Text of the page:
Mexico City authorities have doubled down on the capital’s emergency driving ban, ordering two out of every five private vehicles to stay off the road Wednesday as heavy smog continued to blanket the megalopolis.
Mexico City has struggled since mid-March to contain high levels of ozone, which has risen well above maximum levels recommended by the World Health Organization, prompting the city to declare its first pollution emergencies in more than a decade. High levels of ozone contribute to respiratory problems such as asthma.
Cars are blamed for emitting 90% of the pollutants that led to the ozone buildup. The Environmental Commission for the Megalopolis estimates there are 10 million vehicles in the metropolitan area, where more than 20 million people reside. The area includes the Mexican capital and surrounding suburbs.
Officials had banned every car from hitting the road one weekday each week and one Saturday a month from April through June based on their license plate numbers and regardless of how new the vehicles are or how they fare on emissions tests.
But after an air-quality monitoring station in the city measured ozone at 160 micrograms per cubic meter on Tuesday—the WHO recommends 100 micrograms at most—the environmental commission issued an emergency order forcing twice as many cars to stay off the roads Wednesday.
Critics say that over time such driving restrictions encourage people to own two cars, increasing the number of vehicles in circulation.
Guillermo Rosales, head of the Mexican Automotive Distributors Association, called the broad ban a “perverse incentive” to keep cheap, obsolete and dirty cars in circulation. “We need incentives that favor the renovation and substitution of the vehicle fleet,” he said.
As part of the emergency measures, outdoor recreation is prohibited at schools, and residents with lung and heart disease are advised to stay indoors in the afternoon when ozone levels peak.
The Mexican Institute for Competitiveness, a think tank, estimates that each year in Mexico City 1,823 people die prematurely—before the age of 65—because of air pollution. Gabriela Alarcón, director of urban development at the institute, notes that plenty of residents have ignored advice against exercising outdoors on recent days of elevated pollution, despite widespread public awareness efforts.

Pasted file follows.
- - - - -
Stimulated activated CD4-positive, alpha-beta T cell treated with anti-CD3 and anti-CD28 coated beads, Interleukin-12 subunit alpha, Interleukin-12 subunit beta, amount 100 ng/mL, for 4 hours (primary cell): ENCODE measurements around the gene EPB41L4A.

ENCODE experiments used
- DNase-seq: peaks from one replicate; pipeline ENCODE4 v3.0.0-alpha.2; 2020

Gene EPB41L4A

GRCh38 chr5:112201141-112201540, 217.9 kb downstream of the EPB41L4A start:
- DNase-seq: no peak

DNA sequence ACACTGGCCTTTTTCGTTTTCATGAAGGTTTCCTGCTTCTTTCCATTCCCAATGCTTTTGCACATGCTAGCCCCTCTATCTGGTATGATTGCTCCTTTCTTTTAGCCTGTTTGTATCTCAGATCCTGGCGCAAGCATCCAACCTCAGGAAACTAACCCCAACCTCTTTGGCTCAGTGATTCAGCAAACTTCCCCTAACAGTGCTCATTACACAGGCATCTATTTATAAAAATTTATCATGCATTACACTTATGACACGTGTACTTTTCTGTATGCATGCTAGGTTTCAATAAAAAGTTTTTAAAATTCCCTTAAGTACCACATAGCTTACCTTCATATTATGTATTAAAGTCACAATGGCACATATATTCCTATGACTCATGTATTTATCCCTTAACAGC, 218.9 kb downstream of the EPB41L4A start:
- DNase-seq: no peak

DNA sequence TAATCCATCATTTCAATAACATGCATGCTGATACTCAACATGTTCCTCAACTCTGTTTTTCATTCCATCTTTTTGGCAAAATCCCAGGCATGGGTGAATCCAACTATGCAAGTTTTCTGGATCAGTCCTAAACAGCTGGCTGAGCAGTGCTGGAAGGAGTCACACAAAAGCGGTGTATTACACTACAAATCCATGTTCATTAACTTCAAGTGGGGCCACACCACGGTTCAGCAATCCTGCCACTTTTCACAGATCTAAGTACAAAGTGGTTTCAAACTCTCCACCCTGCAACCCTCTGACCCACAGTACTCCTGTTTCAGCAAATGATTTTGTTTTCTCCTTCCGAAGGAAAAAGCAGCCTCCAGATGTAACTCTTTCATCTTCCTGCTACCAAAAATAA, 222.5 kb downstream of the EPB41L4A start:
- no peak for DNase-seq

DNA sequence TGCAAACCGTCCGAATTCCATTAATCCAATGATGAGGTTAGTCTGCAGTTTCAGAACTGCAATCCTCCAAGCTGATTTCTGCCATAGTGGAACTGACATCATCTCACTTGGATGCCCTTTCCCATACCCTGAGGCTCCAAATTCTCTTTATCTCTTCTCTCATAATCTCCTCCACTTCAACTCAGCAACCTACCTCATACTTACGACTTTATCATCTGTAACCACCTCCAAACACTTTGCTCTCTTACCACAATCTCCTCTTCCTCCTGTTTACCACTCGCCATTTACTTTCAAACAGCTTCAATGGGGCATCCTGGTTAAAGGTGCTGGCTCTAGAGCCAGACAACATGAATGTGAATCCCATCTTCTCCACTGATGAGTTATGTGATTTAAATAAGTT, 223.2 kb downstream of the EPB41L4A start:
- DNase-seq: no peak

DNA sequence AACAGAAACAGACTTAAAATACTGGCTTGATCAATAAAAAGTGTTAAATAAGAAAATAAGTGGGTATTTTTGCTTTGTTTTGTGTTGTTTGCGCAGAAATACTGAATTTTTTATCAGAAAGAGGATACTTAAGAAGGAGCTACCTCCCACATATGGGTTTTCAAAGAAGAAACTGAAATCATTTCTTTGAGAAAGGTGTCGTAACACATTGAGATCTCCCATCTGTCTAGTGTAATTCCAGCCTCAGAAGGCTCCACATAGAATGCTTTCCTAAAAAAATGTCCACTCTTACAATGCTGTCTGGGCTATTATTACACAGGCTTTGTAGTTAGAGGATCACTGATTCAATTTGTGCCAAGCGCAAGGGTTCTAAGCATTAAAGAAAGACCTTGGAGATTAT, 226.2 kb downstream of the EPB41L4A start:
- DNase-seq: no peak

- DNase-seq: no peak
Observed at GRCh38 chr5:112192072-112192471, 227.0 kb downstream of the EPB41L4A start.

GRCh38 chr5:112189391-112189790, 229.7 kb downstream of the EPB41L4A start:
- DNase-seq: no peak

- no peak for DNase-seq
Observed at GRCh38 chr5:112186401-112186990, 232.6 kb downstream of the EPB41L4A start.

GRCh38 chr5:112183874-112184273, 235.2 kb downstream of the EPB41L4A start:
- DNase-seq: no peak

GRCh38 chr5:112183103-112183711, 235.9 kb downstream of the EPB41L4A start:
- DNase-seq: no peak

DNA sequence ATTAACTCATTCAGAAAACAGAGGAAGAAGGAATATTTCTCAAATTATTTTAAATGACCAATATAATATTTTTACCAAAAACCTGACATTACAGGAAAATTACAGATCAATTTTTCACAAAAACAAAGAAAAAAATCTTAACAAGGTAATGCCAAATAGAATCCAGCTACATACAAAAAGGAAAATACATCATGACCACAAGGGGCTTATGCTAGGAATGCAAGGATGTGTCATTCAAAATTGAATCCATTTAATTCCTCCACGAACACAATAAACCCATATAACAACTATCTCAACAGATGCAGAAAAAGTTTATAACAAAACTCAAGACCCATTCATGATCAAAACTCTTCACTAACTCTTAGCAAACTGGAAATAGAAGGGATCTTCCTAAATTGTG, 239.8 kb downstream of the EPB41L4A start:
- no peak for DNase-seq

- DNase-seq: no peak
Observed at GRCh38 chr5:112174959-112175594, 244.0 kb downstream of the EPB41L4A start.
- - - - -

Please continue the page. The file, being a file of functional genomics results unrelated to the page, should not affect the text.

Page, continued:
Mexico City is prone to smog due to its unique geography. The city sits 7,350 feet above sea level, in a valley surrounded by mountains that can trap air and contaminants amid intense solar rays and high-pressure weather systems.
The metropolitan area is the heart of the country’s economic activity, accounting for more than a fifth of gross domestic product. The urban area has nearly quadrupled in size since 1980, but public transportation infrastructure hasn’t kept pace with that sprawl.
Government data show one of every three daily trips in the megalopolis is made by a private vehicle, while microtransit, such as rides on outdated and often belching shuttle buses, represents more than half of all trips.
Until last summer, Mexico City restricted daily use of vehicles that are more than eight years old. However, the Supreme Court ruled that restriction was discriminatory, arguing older cars should be allowed on the roads if they pass emissions tests. That decision paved the way for 1.8 million vehicles that could be used only a few days each week to potentially circulate all seven days.
Corruption at vehicle emissions-control centers meant owners could pay extra for a passing test. Just last year, authorities shut down 42 errant emissions-testing centers in the metropolitan area for violations.
Emissions controls, widely available credit, and a crackdown on imports of aging vehicles from the U.S. contributed to record new-car sales in Mexico last year, when consumers purchased 1.35 million vehicles, a fifth of those in and around Mexico City.
The newer the car, the better its technology and ability to curb emissions, car industry representatives argue.
“At the end of the day, we’re looking to improve the quality of the air and therefore of course the health of citizens of this megalopolis,” said Eduardo Solis, head of the Mexican Automotive Industry Association, which represents auto makers.
According to Mr. Solis, the average private vehicle in Mexico City is 14 years old, whereas heavy trucks and buses are usually more than 17 years old. In the U.S., the typical vehicle is 11 years old.
Mr. Solis suggested the government focus more on regulating heavy transport, such as forbidding delivery trucks from blocking lanes on busy roads during rush hour, and banning big rigs from traversing the capital during the day.
The Mexican trucking industry chamber, meanwhile, argued its members should be exempt from the ban to avoid bottlenecks in bringing supplies into the city.
The restrictions don’t apply to trucks carrying perishables, public transport, school buses, or electric and hybrid cars.